Art History Book Launch
Please join us for an evening hosted by the Department of Art History.
Professor Annamarie Jagose, the Dean of the Faculty of Arts and Social Sciences, will launch three books authored by academics from the Department of Art History:
- Ann Elias, Coral empire: Underwater oceans, colonial tropics, visual modernity, Duke University Press,
- Anna Lawrenson & Chiara O’Reilly, The Rise of the Must-See Exhibition: Blockbusters in Australian Museums and Galleries, Routledge, and
- Susan Potter, Queer Timing: The Emergence of Lesbian Sexuality in Early Cinema, University of Illinois Press.
In Coral Empire Ann Elias traces the visual and social history of J. E. Williamson and Frank Hurley and how their modern media spectacles yoked the tropics and coral reefs to colonialism, racism, and the human domination of nature. Using the labor and knowledge of indigenous peoples while exoticising and racialising them as inferior Others, Williamson and Hurley sustained colonial fantasies about people of colour and the environment as endless resources to be plundered. As Elias demonstrates, their reckless treatment of the sea prefigured attitudes that caused the environmental crises that the oceans and reefs now face.
Anna Lawrenson and Chiara O’Reilly, The Rise of the Must-See Exhibition: Blockbusters in Australian Museums and Galleries
Blockbuster exhibitions are ubiquitous fixtures in the cultural calendars of major museums and galleries worldwide. The Rise of the Must-See Exhibition charts their ascent across a diverse array of museums and galleries. The book positions these exhibits in the Australian cultural context, demonstrating how policy developments and historical precedents have created a space for their current domination. Drawing on historical evidence, policy documents and contemporary debates, the book offers a complex analysis of the aims and motivations of blockbuster exhibitions. Its chronological approach reveals a genealogy of exhibits from the mid-nineteenth century onward to identify precursors to current practice.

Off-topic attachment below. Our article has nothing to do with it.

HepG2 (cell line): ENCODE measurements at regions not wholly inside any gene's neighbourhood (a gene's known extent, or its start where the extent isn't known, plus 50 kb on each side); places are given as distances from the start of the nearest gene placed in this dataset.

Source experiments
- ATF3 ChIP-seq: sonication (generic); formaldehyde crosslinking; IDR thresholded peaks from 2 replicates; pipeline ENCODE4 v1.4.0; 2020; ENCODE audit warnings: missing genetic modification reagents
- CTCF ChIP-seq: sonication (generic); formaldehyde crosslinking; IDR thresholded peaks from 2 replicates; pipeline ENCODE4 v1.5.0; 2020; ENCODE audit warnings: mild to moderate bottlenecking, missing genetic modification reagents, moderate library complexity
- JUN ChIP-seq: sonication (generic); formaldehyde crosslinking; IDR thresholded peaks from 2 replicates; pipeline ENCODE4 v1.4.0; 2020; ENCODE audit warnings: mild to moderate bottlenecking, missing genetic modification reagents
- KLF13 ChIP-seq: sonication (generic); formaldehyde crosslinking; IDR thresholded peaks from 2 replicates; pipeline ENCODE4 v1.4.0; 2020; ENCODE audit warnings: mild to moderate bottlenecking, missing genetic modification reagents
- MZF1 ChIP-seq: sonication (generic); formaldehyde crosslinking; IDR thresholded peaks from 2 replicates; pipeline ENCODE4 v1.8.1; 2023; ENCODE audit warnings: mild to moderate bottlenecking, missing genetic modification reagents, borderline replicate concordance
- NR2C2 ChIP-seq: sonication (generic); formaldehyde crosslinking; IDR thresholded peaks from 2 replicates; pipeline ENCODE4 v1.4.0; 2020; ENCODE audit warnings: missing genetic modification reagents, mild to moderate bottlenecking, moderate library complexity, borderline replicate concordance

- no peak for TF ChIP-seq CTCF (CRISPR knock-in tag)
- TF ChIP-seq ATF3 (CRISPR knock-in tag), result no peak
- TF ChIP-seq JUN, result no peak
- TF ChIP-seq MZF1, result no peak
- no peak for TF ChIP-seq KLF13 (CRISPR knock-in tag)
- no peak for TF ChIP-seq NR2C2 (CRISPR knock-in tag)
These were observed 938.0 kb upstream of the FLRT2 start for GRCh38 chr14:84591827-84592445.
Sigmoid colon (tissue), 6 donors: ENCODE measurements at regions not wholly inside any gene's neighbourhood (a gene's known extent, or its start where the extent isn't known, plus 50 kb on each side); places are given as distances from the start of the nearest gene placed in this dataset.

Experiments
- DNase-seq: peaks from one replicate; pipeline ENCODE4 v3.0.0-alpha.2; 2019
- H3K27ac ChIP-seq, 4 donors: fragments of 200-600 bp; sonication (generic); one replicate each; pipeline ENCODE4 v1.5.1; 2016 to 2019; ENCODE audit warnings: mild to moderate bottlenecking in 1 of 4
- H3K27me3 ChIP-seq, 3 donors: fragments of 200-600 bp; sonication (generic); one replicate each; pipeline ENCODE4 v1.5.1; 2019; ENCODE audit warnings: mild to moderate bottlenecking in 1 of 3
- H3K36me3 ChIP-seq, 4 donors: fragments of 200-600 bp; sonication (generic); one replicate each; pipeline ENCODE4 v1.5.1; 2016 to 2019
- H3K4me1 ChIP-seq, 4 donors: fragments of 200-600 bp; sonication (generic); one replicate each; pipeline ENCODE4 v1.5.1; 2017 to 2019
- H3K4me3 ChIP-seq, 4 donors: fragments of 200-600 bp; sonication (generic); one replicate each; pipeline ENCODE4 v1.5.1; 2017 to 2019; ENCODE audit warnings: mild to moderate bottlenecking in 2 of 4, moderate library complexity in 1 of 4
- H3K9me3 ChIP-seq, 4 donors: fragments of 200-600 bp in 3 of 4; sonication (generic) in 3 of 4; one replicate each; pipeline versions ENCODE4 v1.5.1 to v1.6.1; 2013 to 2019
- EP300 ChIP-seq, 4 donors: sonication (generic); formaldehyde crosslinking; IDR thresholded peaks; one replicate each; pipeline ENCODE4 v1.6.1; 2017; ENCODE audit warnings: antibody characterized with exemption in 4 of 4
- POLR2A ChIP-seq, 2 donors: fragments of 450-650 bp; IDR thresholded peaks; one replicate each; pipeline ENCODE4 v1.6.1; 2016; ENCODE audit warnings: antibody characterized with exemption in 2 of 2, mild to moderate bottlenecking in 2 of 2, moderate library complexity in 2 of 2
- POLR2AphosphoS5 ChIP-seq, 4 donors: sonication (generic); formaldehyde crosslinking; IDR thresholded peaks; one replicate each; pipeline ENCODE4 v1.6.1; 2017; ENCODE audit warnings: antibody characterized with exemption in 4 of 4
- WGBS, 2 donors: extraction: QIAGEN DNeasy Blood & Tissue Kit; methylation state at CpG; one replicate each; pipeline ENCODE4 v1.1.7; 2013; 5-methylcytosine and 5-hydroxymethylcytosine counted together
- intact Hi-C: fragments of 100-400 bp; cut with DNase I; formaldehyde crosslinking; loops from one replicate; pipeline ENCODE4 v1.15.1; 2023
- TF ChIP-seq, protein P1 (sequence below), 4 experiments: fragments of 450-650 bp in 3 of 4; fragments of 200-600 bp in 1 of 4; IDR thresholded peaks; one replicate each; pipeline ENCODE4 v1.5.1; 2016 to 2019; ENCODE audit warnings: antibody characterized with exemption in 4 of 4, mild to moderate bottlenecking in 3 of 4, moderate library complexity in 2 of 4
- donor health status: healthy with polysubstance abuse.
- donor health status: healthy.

In Queer Timing, Susan Potter offers a counter-history that reorients accepted views of lesbian representation and spectatorship in early cinema. Potter sees the emergence of lesbian figures as only the most visible but belated outcome of multiple sexuality effects. Early cinema reconfigured older erotic modalities, articulated new—though incoherent—sexual categories, and generated novel forms of queer feeling and affiliation. Potter draws on queer theory, silent film historiography, feminist film analysis, and archival research to provide an original and innovative analysis.
The Sibyl Centre Auditorium,
The Women’s College,
The University Of Sydney,
Camperdown NSW 2050